I’ve been thinking about context all week. Last weekend I participated in an Urban Sketcher workshop with Frank Ching, a former architecture professor and phenomenal sketcher. We met in front of the Lenin statute in the Fremont area of Seattle. He explained how simply drawing the statue would be OK, but a better drawing would result with the statue in the context of its surroundings.
Due to steady rain we ended up moving up the hill to use the troll under the freeway as our subject. It was dry there, but the chilly, breezy day had me huddled in layers of clothing with hood up and gloves on. I walked around to find a good view of the troll in the context of it’s surroundings. Look at the difference between simply drawing the troll –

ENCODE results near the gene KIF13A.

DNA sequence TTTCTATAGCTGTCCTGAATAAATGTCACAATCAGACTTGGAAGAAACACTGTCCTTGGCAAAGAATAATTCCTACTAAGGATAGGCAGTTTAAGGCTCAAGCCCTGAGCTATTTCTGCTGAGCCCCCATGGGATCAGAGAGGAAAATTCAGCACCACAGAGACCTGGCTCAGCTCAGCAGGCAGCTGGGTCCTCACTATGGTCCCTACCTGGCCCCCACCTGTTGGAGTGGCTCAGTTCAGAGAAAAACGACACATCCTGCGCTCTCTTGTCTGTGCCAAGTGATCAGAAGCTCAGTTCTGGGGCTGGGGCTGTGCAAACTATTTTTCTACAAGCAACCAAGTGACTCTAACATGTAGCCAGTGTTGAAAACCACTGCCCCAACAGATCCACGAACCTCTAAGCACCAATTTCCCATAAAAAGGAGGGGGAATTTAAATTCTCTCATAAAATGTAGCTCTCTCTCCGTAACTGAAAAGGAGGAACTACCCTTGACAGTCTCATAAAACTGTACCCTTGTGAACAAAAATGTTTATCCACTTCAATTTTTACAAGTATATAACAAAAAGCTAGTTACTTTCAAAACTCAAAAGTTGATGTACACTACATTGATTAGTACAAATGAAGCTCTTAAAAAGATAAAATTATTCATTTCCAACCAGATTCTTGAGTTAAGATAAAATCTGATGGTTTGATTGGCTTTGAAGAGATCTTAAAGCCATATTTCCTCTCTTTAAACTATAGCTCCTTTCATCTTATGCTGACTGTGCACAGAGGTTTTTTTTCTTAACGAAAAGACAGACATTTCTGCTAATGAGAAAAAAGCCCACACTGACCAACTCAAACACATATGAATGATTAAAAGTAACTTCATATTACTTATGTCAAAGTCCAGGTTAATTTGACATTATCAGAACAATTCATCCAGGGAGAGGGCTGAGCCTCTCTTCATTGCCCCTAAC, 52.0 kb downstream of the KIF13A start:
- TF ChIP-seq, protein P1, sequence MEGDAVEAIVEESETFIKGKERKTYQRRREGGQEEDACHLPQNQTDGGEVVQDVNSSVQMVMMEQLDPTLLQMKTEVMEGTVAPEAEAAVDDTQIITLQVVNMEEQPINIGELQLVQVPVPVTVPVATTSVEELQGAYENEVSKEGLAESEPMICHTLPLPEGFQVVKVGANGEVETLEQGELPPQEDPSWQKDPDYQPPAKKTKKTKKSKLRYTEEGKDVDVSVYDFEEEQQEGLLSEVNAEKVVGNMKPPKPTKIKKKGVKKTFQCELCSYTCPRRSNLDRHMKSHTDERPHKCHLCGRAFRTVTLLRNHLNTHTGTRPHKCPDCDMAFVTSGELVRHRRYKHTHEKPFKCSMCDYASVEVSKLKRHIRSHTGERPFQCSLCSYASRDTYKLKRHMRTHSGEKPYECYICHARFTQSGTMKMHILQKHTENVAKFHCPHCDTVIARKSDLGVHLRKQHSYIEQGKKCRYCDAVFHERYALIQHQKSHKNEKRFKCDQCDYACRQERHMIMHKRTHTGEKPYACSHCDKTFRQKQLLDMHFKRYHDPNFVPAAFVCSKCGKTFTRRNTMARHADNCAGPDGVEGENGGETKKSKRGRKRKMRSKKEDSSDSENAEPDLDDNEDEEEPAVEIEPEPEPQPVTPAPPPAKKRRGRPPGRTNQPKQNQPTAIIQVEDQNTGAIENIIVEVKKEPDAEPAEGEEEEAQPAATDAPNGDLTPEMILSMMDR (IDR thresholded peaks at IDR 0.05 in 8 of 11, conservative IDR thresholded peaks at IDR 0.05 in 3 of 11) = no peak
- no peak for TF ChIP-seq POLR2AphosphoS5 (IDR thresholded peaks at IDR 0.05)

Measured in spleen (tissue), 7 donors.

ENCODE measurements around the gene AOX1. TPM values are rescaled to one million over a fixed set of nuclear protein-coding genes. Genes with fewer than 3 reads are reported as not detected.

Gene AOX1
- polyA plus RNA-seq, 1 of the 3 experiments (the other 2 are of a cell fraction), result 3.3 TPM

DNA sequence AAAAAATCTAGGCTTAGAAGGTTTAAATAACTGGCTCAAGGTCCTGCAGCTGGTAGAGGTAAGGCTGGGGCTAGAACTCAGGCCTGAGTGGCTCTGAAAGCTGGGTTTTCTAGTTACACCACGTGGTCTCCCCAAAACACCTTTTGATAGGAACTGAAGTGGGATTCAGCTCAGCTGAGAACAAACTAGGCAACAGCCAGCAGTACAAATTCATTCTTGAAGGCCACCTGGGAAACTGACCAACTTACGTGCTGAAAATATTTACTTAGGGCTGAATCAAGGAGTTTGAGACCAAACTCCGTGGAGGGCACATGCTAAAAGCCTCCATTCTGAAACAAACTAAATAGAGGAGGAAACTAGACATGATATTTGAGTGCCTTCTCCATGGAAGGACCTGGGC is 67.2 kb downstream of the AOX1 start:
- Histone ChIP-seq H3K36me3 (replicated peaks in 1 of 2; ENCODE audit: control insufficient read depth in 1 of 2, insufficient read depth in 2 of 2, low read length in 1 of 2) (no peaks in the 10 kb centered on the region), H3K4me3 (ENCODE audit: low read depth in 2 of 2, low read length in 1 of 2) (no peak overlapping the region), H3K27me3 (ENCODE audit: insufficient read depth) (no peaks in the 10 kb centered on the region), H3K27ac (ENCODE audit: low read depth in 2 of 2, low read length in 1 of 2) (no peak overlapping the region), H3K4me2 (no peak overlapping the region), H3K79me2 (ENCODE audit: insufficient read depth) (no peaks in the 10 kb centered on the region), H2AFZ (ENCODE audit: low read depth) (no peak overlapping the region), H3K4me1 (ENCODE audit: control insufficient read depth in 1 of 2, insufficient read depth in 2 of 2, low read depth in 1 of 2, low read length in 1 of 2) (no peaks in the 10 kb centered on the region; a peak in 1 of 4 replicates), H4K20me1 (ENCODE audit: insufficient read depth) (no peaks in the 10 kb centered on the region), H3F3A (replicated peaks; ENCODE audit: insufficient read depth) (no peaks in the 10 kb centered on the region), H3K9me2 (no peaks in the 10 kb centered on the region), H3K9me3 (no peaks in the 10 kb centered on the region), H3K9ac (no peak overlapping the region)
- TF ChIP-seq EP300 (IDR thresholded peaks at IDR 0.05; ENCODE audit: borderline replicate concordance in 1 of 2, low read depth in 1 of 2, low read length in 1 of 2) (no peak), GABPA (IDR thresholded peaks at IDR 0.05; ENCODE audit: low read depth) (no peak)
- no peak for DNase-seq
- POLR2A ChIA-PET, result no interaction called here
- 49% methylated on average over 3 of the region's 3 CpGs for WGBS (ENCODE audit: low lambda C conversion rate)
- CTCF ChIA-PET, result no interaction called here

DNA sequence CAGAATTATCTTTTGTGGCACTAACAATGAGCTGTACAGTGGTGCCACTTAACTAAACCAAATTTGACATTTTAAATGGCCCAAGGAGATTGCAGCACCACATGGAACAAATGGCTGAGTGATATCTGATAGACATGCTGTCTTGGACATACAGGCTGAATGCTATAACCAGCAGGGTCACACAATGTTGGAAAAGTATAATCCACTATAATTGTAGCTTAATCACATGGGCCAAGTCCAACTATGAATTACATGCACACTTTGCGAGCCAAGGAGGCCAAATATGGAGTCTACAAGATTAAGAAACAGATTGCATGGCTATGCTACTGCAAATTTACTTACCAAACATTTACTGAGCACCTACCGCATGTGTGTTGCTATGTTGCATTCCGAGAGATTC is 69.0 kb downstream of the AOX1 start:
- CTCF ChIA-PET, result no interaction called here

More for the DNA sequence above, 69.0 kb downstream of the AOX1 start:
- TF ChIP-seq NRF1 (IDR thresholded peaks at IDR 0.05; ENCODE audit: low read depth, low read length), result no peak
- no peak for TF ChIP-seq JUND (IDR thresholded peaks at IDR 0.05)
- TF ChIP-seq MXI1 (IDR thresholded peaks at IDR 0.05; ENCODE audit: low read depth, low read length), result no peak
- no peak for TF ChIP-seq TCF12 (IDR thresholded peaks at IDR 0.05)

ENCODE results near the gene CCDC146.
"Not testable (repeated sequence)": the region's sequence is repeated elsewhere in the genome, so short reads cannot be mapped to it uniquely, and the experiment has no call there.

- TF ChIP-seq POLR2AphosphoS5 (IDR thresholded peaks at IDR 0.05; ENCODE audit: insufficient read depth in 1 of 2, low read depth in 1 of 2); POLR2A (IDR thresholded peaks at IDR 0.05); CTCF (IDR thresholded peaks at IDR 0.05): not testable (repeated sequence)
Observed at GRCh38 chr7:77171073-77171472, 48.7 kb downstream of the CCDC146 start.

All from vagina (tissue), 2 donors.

and placing the troll within the structure of the freeway and adjacent stairway:
Thinking about this concept, I suspect that I naturally seek out the larger story. It does, after all, make for a much more interesting drawing. Along the Oregon Coast, I could have drawn just the lighthouse and nearby buildings.
But when you place the Heceta Head lighthouse in the context of it’s spectacular surroundings, it reveals a much more interesting story:
It’s funny how we don’t realize we do something until it’s pointed out to us. I enjoy taking workshops because I always learn something new to add to my repertoire of ideas and concepts, and of course, I love to keep growing as an artist. This was a useful workshop and I am eager to continue down the road to better drawings